Many years ago, the National Safety Council discovered that most accidents do not occur out of ignorance – but rather from false assumptions.
“I can read this book and keep my eyes on the road at the same time.”
“I can skip the safety goggles just this once.”
“That electric circuit can’t be live.”
Clearly, wrong assumptions can be deadly – and those we make in our careers are no exception.
“The company will promote me when I’m ready.”
“If I lose my job, a recruiter will find me another one.”
“There’s no need to toot my own horn.”
If truth be known, it’s easy to make false assumptions about many things, and a complacent attitude at work can spill over into one’s job search as well.
“I’m sure I can dress casually for the interview.”
“If the visit goes well, there will be plenty of time to read up on the company later.”
“It’s best not to seem too eager.”
Guess what? The interview panel all wore ties, the candidate’s lack of knowledge about the company was considered appalling, and the lack of apparent interest became the nail in the coffin.
When considering any kind of job change, one cannot find out too much information. Employers and search professionals alike will award extra points for the candidate’s initiative in this regard, and, nine times out of ten, the employer’s website is the best single source of information concerning recent corporate news, financial performance, major product lines, principal locations, etc.
Often, the kind of information found on the Web or in company literature may lead to additional questions, which can become good fodder for subsequent interviews, as in the following example:
“I read in your earnings release that you’re planning to enter the Chinese market. Since international sales has been one of my specialties, I’m curious as to whether you plan to establish a direct sales operation there or rely on third-party agents.”
Some information, of course, has to come from the horse’s mouth. If an outside recruiter is conducting the search, direct your questions through that individual – who may know the answers already or will be able to obtain them efficiently.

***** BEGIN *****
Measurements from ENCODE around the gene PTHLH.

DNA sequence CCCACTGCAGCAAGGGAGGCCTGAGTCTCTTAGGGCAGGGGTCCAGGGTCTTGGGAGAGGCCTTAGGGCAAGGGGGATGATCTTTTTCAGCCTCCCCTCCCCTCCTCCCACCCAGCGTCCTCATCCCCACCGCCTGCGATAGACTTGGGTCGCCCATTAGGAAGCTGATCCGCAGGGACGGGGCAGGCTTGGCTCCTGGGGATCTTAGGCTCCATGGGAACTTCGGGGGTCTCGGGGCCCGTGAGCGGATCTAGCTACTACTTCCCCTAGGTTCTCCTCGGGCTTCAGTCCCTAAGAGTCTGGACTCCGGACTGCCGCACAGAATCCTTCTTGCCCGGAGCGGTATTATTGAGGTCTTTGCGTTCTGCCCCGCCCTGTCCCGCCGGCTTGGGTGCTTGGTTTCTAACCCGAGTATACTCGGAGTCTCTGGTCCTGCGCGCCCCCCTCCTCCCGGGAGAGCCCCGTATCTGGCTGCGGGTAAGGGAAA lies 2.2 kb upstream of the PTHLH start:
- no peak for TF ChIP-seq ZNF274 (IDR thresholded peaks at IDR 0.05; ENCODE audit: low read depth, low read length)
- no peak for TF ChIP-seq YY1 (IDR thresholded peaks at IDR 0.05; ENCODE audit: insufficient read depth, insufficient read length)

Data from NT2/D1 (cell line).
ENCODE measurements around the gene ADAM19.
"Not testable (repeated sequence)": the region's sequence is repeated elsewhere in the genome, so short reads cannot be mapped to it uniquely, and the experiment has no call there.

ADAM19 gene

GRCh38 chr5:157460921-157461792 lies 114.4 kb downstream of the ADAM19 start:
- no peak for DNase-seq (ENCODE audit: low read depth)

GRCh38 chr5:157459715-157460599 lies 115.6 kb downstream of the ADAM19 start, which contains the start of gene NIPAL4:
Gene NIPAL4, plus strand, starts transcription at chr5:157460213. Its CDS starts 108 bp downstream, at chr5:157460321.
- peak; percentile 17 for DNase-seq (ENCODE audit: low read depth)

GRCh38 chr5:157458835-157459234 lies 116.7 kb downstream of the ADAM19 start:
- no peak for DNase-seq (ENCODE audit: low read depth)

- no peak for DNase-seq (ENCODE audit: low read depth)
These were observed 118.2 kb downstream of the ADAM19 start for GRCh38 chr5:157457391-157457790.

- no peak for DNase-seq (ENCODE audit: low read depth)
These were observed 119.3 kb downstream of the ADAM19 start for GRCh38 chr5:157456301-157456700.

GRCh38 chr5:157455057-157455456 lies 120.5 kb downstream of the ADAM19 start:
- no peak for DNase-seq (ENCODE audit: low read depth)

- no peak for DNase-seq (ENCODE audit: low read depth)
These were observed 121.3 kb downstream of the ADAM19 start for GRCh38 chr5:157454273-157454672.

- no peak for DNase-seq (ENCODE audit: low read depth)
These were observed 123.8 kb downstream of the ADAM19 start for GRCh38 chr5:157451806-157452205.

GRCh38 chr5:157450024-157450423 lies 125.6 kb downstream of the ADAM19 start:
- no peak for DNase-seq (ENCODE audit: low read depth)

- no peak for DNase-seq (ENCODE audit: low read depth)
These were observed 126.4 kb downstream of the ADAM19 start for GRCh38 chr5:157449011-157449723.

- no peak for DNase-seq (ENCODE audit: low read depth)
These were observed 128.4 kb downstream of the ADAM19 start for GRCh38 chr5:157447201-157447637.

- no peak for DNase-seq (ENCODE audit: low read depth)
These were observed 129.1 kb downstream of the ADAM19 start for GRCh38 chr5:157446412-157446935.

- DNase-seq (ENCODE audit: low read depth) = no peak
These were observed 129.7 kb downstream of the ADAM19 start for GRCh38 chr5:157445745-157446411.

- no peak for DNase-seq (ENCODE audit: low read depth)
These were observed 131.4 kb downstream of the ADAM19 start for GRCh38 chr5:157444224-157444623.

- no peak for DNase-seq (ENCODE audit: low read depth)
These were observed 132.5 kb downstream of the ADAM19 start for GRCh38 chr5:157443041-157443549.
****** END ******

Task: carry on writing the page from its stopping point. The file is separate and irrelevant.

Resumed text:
Here are some of the kinds of information – both published and unpublished – that every candidate ought to know:
The employer – Products or services, financial performance, reputation, marketplace position(s), geographic scope, internal culture, competitors, recent news, etc.
The job – Title, responsibilities, compensation structure, chain of command (upward and downward), budget and size of staff, reasons why position is open, major tasks and challenges facing the next incumbent, success factors, political and other risks, opportunities for promotion, relocation policy and other issues.
The interview process – Who (background of the interview participants), what (type of interview, likely areas of interest), when (starting time and probable duration), where (address, directions if needed, phone number of host) and wear (dress code for the interview).
The decision-making process – Number of candidates under consideration, types of candidates (internal/external), need for additional interviews or return visits, medical and/or psychological testing policies, other next steps, anticipated time to a final decision and “When/how will I hear from you next?”
Knowledge is power. Conversely, lack of information can lead, as it says on the Blue Screen of Death, to fatal errors.